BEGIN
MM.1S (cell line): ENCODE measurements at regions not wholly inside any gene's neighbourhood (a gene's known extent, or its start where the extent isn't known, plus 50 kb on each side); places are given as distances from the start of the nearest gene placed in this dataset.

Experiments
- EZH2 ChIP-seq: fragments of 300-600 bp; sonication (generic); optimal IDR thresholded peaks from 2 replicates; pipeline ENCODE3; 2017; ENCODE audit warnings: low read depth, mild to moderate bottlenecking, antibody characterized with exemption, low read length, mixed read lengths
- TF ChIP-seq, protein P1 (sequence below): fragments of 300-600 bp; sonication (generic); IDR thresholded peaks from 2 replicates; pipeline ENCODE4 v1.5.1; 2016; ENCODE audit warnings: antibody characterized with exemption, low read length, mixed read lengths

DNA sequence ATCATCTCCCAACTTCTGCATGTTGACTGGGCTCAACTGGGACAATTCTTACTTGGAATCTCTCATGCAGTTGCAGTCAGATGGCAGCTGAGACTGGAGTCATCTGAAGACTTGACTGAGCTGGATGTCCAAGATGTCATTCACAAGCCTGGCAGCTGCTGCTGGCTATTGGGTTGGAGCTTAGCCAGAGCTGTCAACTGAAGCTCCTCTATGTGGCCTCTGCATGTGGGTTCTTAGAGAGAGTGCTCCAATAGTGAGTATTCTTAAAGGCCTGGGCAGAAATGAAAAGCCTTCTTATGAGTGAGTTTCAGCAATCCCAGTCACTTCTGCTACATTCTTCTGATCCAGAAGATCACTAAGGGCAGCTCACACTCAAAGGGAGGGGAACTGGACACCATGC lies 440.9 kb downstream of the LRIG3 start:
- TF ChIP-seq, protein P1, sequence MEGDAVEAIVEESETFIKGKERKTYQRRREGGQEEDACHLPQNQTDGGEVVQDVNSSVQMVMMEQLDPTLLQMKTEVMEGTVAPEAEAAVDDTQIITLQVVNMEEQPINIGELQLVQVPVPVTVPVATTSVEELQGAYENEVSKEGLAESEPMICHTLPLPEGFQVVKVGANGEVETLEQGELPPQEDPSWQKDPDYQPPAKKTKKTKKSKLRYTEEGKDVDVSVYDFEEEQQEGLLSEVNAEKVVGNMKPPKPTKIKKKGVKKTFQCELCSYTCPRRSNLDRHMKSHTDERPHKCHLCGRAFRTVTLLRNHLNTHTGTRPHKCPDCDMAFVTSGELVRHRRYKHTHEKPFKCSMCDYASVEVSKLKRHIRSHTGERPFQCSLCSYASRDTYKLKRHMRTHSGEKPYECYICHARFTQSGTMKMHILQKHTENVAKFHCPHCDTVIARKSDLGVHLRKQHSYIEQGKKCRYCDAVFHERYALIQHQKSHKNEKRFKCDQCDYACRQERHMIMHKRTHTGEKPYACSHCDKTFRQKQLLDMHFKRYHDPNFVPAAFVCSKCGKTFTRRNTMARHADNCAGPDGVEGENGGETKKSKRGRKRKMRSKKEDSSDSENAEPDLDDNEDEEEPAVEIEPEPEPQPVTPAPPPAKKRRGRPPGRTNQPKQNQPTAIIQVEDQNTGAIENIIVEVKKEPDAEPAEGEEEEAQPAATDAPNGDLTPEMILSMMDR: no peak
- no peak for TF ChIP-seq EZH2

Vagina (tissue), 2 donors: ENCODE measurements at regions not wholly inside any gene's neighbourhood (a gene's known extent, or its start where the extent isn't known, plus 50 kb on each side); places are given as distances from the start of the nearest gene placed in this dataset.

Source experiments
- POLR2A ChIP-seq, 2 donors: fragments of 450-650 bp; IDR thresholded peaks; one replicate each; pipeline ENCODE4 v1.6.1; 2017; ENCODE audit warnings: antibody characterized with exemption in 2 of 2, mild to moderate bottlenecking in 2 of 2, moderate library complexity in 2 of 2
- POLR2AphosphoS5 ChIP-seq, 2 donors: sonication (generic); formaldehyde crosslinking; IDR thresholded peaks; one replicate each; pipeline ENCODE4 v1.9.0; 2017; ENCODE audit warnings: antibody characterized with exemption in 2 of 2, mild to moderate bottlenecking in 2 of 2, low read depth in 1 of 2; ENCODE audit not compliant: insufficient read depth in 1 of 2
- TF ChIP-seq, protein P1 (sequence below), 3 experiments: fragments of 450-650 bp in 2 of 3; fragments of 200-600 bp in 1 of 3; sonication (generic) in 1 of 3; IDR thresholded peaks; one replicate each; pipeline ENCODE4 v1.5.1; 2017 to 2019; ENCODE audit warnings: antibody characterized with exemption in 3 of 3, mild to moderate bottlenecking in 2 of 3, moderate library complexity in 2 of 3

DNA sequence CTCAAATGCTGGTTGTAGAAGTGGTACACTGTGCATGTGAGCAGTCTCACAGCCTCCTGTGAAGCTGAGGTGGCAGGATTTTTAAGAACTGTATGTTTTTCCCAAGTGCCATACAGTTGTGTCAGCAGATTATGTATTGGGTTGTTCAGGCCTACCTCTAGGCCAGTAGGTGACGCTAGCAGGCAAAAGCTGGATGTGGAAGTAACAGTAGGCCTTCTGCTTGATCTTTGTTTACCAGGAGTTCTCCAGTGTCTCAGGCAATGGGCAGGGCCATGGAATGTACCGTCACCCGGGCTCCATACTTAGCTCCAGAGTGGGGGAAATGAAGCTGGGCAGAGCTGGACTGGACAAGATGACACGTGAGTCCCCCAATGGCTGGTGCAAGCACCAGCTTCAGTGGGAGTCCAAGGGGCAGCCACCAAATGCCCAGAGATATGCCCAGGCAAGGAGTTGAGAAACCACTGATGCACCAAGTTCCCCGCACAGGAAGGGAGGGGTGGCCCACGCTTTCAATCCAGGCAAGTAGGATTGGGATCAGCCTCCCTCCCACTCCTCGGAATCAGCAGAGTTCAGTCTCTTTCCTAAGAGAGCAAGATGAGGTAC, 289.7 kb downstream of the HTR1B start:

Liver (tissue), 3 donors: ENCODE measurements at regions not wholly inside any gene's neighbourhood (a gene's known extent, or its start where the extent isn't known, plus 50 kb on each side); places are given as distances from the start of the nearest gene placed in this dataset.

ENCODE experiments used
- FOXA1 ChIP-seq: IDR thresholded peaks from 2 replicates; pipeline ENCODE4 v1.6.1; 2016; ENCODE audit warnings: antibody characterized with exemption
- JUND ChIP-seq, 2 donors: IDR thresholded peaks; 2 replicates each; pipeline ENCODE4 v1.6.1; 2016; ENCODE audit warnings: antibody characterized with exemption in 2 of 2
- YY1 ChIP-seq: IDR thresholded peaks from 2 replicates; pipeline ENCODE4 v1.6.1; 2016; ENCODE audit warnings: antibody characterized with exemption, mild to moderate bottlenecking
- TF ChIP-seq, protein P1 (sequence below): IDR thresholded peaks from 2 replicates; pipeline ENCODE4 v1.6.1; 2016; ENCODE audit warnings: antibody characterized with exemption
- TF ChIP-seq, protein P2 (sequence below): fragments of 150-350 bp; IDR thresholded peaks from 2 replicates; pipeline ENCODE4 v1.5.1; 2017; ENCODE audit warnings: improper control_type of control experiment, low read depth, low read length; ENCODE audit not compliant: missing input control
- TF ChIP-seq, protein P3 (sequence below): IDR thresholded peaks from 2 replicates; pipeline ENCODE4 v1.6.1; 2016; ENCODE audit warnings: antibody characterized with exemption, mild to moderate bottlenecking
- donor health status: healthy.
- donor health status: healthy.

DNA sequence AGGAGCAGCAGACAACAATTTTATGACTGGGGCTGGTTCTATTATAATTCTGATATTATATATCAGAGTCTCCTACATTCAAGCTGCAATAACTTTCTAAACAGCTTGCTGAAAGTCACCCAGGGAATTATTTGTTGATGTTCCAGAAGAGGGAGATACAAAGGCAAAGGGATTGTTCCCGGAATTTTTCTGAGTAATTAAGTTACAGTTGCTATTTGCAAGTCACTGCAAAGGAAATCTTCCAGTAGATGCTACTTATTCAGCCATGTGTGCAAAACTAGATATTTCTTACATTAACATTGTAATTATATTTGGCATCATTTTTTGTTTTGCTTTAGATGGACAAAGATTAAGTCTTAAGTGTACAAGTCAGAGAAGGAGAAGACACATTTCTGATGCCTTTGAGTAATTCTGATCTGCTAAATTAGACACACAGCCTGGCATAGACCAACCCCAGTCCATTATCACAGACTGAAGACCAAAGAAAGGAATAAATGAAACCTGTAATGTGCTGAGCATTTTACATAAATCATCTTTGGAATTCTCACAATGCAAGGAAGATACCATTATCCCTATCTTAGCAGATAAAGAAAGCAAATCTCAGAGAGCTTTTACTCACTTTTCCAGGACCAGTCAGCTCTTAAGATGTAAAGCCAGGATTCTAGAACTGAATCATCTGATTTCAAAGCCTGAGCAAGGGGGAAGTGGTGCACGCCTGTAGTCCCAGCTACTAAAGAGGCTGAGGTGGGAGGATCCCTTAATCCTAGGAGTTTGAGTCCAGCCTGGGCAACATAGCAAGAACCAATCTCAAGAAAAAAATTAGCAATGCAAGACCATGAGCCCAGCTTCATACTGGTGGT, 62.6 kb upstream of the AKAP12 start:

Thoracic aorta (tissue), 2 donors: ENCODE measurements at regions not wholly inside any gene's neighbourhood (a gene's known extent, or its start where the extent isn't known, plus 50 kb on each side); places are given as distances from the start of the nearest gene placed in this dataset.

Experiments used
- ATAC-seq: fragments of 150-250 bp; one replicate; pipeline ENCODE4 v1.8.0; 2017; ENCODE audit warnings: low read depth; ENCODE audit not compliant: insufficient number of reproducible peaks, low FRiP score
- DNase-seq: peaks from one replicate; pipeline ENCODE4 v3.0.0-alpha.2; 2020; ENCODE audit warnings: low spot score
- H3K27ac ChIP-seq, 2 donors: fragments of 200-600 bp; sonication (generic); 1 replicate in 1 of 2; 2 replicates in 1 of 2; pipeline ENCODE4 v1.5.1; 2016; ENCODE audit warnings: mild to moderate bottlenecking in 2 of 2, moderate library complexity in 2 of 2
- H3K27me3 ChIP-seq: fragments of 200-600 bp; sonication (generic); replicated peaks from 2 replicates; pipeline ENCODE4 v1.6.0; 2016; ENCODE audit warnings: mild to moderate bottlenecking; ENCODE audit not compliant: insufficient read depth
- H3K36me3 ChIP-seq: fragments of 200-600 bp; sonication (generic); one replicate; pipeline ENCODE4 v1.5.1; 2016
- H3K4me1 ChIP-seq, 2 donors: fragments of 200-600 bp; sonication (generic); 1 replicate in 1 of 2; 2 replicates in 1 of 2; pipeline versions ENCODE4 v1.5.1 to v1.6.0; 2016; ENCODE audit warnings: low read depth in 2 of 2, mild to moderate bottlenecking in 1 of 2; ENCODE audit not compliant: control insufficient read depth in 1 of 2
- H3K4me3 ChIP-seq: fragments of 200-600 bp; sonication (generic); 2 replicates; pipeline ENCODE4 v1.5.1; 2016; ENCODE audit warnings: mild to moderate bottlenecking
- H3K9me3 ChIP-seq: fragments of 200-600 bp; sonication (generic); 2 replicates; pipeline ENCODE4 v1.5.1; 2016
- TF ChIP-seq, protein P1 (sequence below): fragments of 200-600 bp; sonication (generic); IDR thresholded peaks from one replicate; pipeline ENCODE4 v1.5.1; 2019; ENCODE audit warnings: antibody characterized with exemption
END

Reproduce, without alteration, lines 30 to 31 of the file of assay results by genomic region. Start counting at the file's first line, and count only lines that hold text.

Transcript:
- H3K27me3 ChIP-seq: fragments of 200-600 bp; sonication (generic); replicated peaks from 2 replicates; pipeline ENCODE4 v1.6.0; 2016; ENCODE audit warnings: mild to moderate bottlenecking; ENCODE audit not compliant: insufficient read depth
- H3K36me3 ChIP-seq: fragments of 200-600 bp; sonication (generic); one replicate; pipeline ENCODE4 v1.5.1; 2016